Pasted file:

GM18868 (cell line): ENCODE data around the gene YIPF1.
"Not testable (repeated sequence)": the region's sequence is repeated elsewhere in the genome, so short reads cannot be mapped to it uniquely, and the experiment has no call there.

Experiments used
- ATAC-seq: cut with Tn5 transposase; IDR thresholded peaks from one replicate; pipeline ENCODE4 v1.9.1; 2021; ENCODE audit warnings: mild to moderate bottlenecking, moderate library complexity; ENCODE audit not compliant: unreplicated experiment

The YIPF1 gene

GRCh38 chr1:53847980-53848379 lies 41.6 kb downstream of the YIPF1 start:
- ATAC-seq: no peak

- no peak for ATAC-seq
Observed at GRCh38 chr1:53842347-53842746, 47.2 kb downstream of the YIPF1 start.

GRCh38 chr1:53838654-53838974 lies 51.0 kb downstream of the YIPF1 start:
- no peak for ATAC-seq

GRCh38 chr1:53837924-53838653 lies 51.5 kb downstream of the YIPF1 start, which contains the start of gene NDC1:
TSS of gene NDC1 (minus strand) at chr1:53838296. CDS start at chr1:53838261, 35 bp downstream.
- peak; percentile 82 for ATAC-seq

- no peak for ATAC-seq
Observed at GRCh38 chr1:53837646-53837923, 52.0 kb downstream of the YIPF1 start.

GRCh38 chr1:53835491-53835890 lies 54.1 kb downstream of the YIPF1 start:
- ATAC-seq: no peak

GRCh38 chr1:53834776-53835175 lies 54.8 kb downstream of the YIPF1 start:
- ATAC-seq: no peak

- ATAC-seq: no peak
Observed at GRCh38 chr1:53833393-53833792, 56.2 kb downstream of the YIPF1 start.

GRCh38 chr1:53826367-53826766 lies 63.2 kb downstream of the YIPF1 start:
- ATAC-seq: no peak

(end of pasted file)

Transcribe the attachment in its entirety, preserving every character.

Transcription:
GM18868 (cell line): ENCODE data around the gene YIPF1.
"Not testable (repeated sequence)": the region's sequence is repeated elsewhere in the genome, so short reads cannot be mapped to it uniquely, and the experiment has no call there.

Experiments used
- ATAC-seq: cut with Tn5 transposase; IDR thresholded peaks from one replicate; pipeline ENCODE4 v1.9.1; 2021; ENCODE audit warnings: mild to moderate bottlenecking, moderate library complexity; ENCODE audit not compliant: unreplicated experiment

The YIPF1 gene

GRCh38 chr1:53847980-53848379 lies 41.6 kb downstream of the YIPF1 start:
- ATAC-seq: no peak

- no peak for ATAC-seq
Observed at GRCh38 chr1:53842347-53842746, 47.2 kb downstream of the YIPF1 start.

GRCh38 chr1:53838654-53838974 lies 51.0 kb downstream of the YIPF1 start:
- no peak for ATAC-seq

GRCh38 chr1:53837924-53838653 lies 51.5 kb downstream of the YIPF1 start, which contains the start of gene NDC1:
TSS of gene NDC1 (minus strand) at chr1:53838296. CDS start at chr1:53838261, 35 bp downstream.
- peak; percentile 82 for ATAC-seq

- no peak for ATAC-seq
Observed at GRCh38 chr1:53837646-53837923, 52.0 kb downstream of the YIPF1 start.

GRCh38 chr1:53835491-53835890 lies 54.1 kb downstream of the YIPF1 start:
- ATAC-seq: no peak

GRCh38 chr1:53834776-53835175 lies 54.8 kb downstream of the YIPF1 start:
- ATAC-seq: no peak

- ATAC-seq: no peak
Observed at GRCh38 chr1:53833393-53833792, 56.2 kb downstream of the YIPF1 start.

GRCh38 chr1:53826367-53826766 lies 63.2 kb downstream of the YIPF1 start:
- ATAC-seq: no peak